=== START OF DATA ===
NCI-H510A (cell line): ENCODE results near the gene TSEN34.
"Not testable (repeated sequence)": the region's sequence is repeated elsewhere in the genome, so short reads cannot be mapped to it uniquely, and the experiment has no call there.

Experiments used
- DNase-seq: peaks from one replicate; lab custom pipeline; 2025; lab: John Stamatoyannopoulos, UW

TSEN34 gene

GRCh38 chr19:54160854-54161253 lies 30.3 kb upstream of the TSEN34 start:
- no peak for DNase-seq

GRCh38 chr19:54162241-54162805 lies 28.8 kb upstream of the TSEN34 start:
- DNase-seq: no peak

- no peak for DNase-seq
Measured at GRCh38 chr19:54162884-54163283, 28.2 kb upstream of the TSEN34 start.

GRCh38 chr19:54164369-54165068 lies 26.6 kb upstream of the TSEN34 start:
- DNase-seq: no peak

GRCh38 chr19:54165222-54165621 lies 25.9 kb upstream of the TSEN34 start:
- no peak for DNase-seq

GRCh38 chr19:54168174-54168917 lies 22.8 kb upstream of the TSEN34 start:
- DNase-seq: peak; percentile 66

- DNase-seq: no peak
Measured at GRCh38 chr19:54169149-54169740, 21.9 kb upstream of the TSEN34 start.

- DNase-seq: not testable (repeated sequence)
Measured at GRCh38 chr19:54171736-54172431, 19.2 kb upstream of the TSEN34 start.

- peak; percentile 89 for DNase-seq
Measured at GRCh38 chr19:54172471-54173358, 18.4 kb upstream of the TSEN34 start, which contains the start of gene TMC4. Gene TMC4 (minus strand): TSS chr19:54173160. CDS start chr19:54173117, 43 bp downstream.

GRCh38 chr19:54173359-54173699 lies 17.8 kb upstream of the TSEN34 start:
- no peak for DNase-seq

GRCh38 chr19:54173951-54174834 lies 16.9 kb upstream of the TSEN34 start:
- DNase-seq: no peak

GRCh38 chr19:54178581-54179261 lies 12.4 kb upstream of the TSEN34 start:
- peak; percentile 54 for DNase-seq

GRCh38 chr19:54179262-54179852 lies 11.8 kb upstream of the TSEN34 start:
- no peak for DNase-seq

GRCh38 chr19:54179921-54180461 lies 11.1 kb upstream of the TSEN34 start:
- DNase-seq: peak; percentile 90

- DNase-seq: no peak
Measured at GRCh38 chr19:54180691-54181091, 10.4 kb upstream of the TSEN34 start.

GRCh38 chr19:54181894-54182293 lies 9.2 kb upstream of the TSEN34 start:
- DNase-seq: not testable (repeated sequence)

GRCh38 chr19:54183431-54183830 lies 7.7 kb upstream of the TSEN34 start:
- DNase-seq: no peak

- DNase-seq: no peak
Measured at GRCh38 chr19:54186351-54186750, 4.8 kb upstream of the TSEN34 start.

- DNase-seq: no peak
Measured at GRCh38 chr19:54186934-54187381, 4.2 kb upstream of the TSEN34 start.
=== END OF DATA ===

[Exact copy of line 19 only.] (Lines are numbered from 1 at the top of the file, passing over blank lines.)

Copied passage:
Measured at GRCh38 chr19:54169149-54169740, 21.9 kb upstream of the TSEN34 start.